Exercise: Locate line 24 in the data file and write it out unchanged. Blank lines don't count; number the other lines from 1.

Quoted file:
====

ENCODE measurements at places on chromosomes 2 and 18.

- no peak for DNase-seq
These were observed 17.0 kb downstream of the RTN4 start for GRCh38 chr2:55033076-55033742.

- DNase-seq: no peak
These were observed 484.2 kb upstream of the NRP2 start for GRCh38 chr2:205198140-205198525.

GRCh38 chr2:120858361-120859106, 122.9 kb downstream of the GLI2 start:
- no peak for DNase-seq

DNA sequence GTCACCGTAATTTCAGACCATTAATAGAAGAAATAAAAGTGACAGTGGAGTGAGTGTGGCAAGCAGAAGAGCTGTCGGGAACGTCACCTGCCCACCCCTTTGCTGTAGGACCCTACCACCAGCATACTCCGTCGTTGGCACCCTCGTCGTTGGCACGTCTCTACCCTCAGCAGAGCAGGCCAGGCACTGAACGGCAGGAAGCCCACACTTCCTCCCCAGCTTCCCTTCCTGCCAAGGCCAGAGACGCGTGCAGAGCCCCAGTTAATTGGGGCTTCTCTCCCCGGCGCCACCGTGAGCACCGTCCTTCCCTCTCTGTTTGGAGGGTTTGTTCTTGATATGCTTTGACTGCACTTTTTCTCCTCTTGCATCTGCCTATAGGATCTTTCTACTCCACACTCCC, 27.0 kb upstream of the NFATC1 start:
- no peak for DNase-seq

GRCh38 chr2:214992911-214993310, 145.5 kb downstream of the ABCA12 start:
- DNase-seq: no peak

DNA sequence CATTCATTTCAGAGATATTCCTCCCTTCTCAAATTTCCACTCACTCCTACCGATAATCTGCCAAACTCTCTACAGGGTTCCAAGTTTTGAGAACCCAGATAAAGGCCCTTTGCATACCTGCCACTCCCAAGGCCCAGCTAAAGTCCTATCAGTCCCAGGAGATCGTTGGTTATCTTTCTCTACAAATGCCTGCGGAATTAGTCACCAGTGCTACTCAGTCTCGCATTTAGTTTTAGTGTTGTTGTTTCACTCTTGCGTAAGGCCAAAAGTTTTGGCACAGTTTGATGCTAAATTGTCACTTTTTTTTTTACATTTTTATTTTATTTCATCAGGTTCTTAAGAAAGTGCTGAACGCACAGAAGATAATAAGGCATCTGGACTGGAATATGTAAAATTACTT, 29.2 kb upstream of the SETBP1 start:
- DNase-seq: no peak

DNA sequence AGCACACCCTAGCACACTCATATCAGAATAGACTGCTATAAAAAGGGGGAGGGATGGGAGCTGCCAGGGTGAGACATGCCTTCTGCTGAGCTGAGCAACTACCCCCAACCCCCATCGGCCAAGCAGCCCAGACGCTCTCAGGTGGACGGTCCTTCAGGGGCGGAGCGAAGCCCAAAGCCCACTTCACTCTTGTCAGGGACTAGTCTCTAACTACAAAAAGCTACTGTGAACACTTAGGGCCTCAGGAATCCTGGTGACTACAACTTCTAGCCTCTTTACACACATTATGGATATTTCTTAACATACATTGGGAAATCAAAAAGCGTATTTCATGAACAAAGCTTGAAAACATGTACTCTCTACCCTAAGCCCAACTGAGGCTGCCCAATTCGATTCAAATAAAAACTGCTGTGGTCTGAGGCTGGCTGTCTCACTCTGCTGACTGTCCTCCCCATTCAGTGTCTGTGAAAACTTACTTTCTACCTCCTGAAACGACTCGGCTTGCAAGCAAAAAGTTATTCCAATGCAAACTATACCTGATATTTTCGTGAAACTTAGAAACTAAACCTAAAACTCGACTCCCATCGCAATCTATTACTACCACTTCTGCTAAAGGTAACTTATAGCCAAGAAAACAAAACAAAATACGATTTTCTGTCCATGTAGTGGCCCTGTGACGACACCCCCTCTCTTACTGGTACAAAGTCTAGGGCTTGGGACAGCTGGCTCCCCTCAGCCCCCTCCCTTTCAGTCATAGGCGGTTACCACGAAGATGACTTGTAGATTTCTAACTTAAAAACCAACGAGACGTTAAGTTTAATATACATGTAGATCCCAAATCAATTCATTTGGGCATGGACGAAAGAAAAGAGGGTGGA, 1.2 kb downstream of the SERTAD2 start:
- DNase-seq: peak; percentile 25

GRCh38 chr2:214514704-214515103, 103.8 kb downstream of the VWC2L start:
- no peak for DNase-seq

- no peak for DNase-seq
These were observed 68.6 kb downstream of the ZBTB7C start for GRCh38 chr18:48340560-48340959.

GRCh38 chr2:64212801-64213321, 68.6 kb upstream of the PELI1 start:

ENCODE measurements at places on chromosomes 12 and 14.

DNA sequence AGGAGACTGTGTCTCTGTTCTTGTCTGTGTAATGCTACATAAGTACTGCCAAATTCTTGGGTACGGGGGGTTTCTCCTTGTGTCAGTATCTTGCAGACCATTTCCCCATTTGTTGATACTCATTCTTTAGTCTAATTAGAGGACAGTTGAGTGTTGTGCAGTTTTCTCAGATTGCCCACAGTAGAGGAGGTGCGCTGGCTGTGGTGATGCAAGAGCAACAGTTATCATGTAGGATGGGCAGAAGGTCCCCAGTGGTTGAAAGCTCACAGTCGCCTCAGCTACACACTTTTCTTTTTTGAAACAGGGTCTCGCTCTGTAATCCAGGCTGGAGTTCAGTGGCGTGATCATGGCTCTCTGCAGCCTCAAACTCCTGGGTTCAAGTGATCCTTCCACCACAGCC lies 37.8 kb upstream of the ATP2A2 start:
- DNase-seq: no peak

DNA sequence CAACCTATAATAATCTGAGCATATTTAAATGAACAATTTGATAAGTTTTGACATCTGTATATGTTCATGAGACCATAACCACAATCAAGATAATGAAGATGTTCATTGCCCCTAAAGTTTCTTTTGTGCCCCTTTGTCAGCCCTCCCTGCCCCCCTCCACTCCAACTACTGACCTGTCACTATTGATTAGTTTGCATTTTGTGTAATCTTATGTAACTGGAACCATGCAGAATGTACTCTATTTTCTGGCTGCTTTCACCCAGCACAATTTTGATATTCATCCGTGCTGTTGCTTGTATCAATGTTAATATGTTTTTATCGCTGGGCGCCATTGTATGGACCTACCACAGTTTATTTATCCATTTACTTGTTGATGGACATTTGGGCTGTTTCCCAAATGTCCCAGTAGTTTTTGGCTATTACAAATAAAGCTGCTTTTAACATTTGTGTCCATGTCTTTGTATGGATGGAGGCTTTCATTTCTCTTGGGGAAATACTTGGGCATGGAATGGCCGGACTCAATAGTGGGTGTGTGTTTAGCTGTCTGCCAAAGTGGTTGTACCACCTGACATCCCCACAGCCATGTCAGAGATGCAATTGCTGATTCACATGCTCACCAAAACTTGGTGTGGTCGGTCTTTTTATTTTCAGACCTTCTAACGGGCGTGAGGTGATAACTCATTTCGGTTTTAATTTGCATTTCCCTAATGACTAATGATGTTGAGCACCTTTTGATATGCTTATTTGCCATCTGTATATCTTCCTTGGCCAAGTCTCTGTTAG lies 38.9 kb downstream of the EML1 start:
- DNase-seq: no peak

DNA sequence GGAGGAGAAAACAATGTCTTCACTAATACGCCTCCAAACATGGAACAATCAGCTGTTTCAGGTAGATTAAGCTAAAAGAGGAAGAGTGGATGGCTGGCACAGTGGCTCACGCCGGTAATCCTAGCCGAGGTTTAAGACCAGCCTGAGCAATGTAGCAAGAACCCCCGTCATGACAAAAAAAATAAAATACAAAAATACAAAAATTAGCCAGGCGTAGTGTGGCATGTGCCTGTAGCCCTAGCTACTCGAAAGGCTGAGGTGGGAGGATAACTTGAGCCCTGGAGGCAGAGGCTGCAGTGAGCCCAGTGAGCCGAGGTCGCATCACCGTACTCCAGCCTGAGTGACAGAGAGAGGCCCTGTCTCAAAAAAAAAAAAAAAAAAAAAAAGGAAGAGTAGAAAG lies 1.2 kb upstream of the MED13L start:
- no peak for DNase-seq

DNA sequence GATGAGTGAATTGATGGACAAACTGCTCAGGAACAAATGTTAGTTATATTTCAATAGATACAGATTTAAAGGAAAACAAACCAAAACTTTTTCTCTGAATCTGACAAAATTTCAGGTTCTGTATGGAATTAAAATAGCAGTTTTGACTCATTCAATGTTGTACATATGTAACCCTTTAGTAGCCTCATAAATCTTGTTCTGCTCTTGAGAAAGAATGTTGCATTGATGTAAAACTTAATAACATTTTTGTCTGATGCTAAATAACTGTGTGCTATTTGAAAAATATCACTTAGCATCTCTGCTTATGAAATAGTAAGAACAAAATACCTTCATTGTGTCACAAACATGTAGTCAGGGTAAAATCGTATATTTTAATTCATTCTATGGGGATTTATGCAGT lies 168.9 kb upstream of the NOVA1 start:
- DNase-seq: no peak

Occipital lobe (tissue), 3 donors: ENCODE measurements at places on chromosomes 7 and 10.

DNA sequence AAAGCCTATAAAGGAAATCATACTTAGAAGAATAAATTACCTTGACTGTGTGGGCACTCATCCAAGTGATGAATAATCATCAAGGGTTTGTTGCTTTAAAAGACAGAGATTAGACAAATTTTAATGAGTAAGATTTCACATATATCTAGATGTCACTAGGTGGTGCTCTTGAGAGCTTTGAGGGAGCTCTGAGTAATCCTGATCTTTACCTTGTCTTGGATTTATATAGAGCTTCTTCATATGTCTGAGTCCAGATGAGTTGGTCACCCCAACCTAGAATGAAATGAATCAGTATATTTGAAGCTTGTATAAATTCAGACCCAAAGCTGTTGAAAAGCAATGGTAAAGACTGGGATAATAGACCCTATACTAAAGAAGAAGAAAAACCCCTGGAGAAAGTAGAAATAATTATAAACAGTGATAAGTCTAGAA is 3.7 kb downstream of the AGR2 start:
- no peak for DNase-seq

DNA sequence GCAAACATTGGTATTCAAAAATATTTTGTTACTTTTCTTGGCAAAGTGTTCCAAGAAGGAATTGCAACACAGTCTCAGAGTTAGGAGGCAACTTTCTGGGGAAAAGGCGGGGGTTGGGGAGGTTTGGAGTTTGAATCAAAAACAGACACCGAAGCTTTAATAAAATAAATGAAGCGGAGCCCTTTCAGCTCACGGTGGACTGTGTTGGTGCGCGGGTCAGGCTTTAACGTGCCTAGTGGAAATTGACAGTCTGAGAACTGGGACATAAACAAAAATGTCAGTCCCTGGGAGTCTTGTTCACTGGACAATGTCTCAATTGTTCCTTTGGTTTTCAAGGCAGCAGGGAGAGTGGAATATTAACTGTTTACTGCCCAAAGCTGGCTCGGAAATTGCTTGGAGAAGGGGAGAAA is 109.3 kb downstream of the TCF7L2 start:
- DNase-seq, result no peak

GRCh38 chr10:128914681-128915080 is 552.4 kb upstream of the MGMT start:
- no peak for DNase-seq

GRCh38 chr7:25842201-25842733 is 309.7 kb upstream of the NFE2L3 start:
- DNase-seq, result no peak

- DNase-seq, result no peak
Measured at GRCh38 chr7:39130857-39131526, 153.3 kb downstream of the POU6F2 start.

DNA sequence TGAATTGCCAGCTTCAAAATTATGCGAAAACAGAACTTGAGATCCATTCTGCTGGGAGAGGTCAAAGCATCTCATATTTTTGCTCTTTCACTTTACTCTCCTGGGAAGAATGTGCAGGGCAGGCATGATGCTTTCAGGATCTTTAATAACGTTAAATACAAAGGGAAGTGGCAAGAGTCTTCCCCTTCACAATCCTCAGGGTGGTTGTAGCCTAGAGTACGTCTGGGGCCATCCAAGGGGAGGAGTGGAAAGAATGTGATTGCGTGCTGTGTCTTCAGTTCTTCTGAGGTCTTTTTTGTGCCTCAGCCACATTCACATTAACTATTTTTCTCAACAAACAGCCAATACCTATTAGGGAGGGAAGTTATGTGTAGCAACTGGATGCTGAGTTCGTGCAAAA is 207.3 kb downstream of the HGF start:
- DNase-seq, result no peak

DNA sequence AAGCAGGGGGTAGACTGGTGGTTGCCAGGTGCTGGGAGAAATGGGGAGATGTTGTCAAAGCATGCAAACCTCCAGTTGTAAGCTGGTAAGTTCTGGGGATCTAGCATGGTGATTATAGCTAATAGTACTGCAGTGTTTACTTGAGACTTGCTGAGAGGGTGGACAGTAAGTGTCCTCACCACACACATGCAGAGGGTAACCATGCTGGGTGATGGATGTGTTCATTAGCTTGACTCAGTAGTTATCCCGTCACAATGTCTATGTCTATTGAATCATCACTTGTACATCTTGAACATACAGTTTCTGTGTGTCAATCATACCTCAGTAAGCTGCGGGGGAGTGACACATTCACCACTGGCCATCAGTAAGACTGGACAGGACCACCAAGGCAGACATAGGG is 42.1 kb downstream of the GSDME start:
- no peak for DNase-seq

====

DNA sequence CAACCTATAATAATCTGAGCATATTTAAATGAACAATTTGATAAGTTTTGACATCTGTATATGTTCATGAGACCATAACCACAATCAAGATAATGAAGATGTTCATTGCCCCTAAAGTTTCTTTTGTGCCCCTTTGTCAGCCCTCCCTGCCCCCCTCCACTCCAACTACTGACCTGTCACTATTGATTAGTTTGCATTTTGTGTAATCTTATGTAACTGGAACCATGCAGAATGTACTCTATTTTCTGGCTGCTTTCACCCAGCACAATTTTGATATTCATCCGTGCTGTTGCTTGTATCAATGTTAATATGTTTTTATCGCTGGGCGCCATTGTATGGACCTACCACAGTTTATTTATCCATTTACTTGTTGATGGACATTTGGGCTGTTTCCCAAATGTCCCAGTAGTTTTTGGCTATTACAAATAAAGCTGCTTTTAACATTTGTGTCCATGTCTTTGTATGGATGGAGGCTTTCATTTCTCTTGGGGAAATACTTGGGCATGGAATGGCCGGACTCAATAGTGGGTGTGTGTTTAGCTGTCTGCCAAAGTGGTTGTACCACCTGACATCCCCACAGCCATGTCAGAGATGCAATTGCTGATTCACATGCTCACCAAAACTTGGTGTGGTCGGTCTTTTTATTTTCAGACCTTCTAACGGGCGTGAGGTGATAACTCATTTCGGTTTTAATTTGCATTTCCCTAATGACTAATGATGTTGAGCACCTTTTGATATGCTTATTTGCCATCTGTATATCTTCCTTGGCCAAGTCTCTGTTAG lies 38.9 kb downstream of the EML1 start: